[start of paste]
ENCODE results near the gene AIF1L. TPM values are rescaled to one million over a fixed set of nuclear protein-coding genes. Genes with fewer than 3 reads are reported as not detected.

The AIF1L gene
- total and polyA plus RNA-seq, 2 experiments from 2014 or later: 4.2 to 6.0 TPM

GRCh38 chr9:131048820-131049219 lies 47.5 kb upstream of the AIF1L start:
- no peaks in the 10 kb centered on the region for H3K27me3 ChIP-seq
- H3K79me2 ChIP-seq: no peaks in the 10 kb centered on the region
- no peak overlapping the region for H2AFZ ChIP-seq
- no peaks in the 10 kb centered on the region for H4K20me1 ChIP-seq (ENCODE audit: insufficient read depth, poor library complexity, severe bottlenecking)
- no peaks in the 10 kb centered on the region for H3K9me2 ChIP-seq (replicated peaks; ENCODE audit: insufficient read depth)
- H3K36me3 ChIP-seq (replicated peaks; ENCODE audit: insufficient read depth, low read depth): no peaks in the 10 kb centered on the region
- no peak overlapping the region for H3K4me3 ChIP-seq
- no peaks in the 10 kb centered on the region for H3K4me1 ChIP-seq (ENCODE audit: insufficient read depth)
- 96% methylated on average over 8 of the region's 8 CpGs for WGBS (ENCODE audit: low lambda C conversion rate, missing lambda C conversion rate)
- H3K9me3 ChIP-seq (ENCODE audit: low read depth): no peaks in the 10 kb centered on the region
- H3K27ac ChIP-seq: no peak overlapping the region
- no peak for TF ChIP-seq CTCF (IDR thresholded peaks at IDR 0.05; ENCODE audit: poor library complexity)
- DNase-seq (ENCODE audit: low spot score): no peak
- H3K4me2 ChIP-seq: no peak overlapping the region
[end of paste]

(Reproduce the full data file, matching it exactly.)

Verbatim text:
ENCODE results near the gene AIF1L. TPM values are rescaled to one million over a fixed set of nuclear protein-coding genes. Genes with fewer than 3 reads are reported as not detected.

The AIF1L gene
- total and polyA plus RNA-seq, 2 experiments from 2014 or later: 4.2 to 6.0 TPM

GRCh38 chr9:131048820-131049219 lies 47.5 kb upstream of the AIF1L start:
- no peaks in the 10 kb centered on the region for H3K27me3 ChIP-seq
- H3K79me2 ChIP-seq: no peaks in the 10 kb centered on the region
- no peak overlapping the region for H2AFZ ChIP-seq
- no peaks in the 10 kb centered on the region for H4K20me1 ChIP-seq (ENCODE audit: insufficient read depth, poor library complexity, severe bottlenecking)
- no peaks in the 10 kb centered on the region for H3K9me2 ChIP-seq (replicated peaks; ENCODE audit: insufficient read depth)
- H3K36me3 ChIP-seq (replicated peaks; ENCODE audit: insufficient read depth, low read depth): no peaks in the 10 kb centered on the region
- no peak overlapping the region for H3K4me3 ChIP-seq
- no peaks in the 10 kb centered on the region for H3K4me1 ChIP-seq (ENCODE audit: insufficient read depth)
- 96% methylated on average over 8 of the region's 8 CpGs for WGBS (ENCODE audit: low lambda C conversion rate, missing lambda C conversion rate)
- H3K9me3 ChIP-seq (ENCODE audit: low read depth): no peaks in the 10 kb centered on the region
- H3K27ac ChIP-seq: no peak overlapping the region
- no peak for TF ChIP-seq CTCF (IDR thresholded peaks at IDR 0.05; ENCODE audit: poor library complexity)
- DNase-seq (ENCODE audit: low spot score): no peak
- H3K4me2 ChIP-seq: no peak overlapping the region